[Pythonmac-SIG] Objective C and Cocoa

Kevin Ollivier kevino at tulane.edu
Wed Oct 15 15:29:31 EDT 2003

Hi Ronald,

On Wednesday, October 15, 2003, at 11:59  AM, Ronald Oussoren wrote:

> On 15 okt 2003, at 20:36, Bob Ippolito wrote:

[snip comments about GNUStep portability]

>> Honestly, I don't care if it's a closed source single platform 
>> framework.  What I care about is getting stuff done as elegantly and 
>> effortlessly as possible on the platform of my choice.  Kludge sucks. 
>>  But in any case, there's GNUStep, so in theory in the near future 
>> (as near as we, the open source community, make it) all this stuff 
>> would work on Linux and (with some work on the win32 port of GNUStep) 
>> win32.
> I don't care too much about having GNUstep available for when I'd like 
> to move to Linux. AFAIK the GNUstep folks want to recreate NeXTstep, 
> without much integration in the dominant desktop environments.
> GUI programs should contain of a portable core and a platform 
> dependent GUI layer on top of that, this makes it a lot easier to make 
> the look&feel just right for a given platform. wxWindows and other 
> x-platform toolkits get close, but it is often noticeable that a GUI 
> was developed on a foreign platform.

Actually, you've hit on a good point here - one that has to deal with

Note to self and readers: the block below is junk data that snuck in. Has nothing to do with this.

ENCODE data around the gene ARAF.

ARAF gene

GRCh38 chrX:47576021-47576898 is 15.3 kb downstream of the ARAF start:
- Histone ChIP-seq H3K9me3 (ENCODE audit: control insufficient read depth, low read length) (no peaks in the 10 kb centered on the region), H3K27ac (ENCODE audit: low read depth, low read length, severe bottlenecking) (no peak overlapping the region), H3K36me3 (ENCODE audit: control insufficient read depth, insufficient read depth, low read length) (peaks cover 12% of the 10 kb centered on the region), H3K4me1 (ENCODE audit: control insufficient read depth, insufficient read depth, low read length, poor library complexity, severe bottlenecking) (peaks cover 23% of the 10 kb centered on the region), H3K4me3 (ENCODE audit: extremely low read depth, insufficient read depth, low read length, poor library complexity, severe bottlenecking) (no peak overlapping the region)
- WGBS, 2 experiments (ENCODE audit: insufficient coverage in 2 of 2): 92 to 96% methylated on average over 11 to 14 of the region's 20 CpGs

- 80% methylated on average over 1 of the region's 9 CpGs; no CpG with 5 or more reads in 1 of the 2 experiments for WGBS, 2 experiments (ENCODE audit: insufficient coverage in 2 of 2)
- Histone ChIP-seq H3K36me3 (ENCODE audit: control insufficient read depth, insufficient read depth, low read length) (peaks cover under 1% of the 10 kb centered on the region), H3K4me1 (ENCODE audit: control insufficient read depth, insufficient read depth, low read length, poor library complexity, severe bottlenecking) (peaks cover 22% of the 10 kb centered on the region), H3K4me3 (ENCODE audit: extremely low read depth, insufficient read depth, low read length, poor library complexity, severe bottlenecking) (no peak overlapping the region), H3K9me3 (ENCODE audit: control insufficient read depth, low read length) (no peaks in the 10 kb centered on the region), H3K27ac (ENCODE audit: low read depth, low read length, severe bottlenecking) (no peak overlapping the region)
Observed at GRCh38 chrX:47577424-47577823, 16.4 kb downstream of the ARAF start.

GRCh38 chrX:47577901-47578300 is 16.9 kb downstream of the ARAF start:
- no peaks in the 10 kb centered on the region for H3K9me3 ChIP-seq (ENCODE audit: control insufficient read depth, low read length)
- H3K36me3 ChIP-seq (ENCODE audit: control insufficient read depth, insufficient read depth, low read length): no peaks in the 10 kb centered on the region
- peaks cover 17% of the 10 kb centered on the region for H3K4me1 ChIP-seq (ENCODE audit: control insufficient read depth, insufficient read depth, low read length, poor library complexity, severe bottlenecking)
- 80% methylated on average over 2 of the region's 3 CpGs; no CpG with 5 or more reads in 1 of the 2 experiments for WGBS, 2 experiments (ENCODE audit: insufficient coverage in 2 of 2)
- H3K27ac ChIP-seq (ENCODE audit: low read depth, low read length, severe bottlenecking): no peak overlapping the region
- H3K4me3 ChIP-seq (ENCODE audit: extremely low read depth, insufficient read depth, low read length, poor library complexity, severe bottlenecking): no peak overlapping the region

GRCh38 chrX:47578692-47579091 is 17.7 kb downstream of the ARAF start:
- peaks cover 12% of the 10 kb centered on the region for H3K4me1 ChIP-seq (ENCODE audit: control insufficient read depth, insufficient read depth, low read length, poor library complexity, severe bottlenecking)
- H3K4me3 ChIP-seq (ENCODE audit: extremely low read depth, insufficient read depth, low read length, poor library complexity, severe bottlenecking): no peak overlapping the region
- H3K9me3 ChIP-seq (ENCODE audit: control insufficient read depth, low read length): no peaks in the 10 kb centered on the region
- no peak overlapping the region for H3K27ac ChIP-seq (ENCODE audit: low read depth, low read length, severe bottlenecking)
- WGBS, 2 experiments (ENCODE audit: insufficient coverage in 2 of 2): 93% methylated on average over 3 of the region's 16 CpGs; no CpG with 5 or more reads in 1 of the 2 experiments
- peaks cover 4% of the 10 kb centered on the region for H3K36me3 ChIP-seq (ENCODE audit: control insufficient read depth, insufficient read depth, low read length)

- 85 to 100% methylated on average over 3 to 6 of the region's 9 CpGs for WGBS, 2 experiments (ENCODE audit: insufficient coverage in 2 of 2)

the developer (and the platform they're comfortable with) rather than 
the tools themselves. The real problem is not that wxWindows can't be 
used to write a solid Mac application (though yes it still needs tweaks 
and bug fixes to make it OS X optimized), the problem is that the 
developers using the toolkit don't know what interface paradigms (i.e. 
MDI) work on platform X but not on platform Y. So when writing 
behaviors, they tend to lean towards the same behaviors that exist on 
their primary platform. I think the solution here is that there needs 
to be a cross-platform "HIG" like the one Apple has for Mac, so that 
the developers know that by using certain interface elements or 
implementing certain behaviors that they aren't committing a no-no on 
any particular platform.

IMHO, wxWindows is close enough that it's in 'bug fix' mode to tweak 
any problems that arise, as well as optimizing code to take advantage 
of Mac-only features whenever possible. The only major control that 
doesn't do the right thing on Mac, that I know of, is the wxListCtrl, 
which needs to be have its internal implementation moved to the 
DataBrowserControl instead of the ListCtrl that Mac classic/carbon uses.

The main reason I'm so keen on wxWindows is that other toolkits 
commonly have the problem that they were *written* specifically for one 
platform, then ported to another. (Often using 'themes' to mimic look - 
ugh.) Portability wasn't necessarily an initial goal, but people 
started saying "Oh, can I run this on platform Y too?". Thus even 
though they run on other platforms, there are a lot of internal 
assumptions in the code which make it not really portable. *nix apps 
tend to follow Windows conventions to some extent so the change isn't 
so dramatic, but when porting a *nix toolkit to Mac or vice versa, it 
is bound to at least feel strange on the other platform. wxWindows is 
by far the closest thing I know of to something that "does the right 



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